Configuring and building the kernel

Surprising as it may seem, if DRI isn't working it may be because you already have a DRI module included in your kernel build. The following instructions assume that you are comfortable rebuilding your kernel.

Install the kernel source (assuming that you are using a source RPM):

rpm -Uvh kernel-2.4.20-2.6.src.rpm

Prepare the build (assuming that your kernel source has installed under /usr/src/redhat/SOURCES/):

rpmbuild -bp /usr/src/redhat/SPECS/kernel-2.4.spec

Configure the kernel, by going to (for example) /usr/src/redhat/BUILD/kernel-2.4.20/linux-2.4.20/ and running:

make menuconfig

In menuconfig, make the following changes:

Exit from menuconfig and copy the configuration file to the source directory (for example)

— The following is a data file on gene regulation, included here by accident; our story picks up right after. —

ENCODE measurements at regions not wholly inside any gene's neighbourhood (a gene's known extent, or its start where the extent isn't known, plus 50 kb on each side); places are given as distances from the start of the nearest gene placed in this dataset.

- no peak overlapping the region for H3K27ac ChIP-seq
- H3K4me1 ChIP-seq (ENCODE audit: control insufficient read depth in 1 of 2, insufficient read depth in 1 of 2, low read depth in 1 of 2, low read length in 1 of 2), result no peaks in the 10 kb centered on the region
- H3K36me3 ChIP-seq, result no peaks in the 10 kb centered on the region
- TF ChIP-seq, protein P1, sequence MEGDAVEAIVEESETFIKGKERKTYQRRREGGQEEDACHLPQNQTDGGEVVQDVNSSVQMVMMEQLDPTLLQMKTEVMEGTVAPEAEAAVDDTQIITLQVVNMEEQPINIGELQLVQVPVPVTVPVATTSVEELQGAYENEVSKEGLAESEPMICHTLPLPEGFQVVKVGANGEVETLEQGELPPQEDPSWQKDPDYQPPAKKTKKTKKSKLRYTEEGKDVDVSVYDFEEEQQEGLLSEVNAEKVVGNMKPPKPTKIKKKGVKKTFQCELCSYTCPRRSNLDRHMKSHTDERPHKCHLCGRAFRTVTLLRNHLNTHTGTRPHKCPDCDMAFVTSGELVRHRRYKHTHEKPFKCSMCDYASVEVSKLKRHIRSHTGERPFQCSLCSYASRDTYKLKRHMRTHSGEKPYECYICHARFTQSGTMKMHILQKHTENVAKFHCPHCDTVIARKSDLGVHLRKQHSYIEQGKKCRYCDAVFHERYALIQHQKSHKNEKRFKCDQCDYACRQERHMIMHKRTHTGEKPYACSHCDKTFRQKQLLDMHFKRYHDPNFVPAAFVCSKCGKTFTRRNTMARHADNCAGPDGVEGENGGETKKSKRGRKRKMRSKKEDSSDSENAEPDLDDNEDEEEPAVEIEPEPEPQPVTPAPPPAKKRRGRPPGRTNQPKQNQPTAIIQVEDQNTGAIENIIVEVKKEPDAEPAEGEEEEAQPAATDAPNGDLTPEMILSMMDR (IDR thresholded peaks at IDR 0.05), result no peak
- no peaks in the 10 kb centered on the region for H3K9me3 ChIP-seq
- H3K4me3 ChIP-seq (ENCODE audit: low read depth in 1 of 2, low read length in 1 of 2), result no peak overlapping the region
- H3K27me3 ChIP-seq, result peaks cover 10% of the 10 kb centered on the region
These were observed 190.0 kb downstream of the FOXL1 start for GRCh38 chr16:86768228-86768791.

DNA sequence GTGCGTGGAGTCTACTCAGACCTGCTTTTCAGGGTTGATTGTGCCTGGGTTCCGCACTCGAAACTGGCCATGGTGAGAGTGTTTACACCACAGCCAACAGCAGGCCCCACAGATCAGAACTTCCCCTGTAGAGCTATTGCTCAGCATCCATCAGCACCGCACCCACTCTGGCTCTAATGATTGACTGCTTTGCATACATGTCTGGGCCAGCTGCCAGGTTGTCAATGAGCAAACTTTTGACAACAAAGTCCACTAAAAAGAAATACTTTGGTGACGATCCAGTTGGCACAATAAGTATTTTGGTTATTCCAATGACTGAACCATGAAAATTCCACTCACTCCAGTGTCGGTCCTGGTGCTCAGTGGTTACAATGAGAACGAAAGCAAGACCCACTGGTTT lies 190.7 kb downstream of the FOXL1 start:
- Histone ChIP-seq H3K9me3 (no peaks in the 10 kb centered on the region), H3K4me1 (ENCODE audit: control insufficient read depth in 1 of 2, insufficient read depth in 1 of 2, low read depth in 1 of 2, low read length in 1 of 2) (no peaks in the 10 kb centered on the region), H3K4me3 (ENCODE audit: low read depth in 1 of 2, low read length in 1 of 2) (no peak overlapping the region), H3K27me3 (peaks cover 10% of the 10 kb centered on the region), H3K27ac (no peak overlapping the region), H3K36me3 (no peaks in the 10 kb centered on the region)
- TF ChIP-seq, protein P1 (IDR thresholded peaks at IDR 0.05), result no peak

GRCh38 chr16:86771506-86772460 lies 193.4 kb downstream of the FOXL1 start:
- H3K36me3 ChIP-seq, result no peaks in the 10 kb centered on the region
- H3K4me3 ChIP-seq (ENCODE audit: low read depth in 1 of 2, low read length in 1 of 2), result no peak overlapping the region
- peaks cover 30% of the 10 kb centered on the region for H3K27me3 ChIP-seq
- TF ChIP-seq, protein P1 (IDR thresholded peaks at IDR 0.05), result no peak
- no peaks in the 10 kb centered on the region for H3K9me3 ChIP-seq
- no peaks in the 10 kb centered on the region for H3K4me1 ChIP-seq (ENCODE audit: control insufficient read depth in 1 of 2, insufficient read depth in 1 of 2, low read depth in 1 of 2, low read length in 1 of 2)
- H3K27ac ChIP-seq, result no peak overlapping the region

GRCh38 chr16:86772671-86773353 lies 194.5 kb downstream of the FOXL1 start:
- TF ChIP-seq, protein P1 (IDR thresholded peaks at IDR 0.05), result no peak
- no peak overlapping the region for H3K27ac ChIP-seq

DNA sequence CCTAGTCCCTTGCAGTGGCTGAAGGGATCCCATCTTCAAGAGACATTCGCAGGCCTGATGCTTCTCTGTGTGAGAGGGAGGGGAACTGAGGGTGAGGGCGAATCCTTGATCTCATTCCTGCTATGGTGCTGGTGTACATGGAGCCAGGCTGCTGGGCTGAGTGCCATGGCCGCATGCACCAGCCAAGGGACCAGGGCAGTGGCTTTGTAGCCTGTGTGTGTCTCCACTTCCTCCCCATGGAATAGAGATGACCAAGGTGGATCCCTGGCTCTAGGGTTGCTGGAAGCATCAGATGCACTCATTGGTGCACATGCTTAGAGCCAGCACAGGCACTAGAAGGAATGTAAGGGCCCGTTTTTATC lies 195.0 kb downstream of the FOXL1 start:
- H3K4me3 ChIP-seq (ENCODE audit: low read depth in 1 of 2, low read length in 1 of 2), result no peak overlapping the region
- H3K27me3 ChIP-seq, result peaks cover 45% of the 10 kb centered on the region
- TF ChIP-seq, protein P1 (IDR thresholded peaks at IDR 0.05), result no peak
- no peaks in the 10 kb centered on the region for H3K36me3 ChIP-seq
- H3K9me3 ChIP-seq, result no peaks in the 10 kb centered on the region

cp .config ../../../SOURCES/kernel-2.4.20-i386.config

My preference is to build a kernel RPM at this stage, because it makes it easier to reinstall the kernel again later, when you may not have the build tree available, and I don't like to fill up /boot with too many kernel images. Run:

rpmbuild -bb /usr/src/redhat/SPECS/kernel-2.4.spec

When this has completed, you should have a new kernel RPM, such as /usr/src/redhat/RPMS/i686/kernel-2.4.20-2.6.i386.rpm. Install this with the command:

rpm -Uvh kernel-2.4.20-2.6.i386.rpm

Check that the kernel has installed properly. The main things to check are:

ln -s /usr/src/redhat/BUILD/kernel[number]/linux[number] /usr/src/linux

Once the new kernel has been installed properly, you should reboot. If you're not sure about the kernel, then read the Linux Kernel HOWTO before going any further. You will want to be running the new kernel before building XFree86.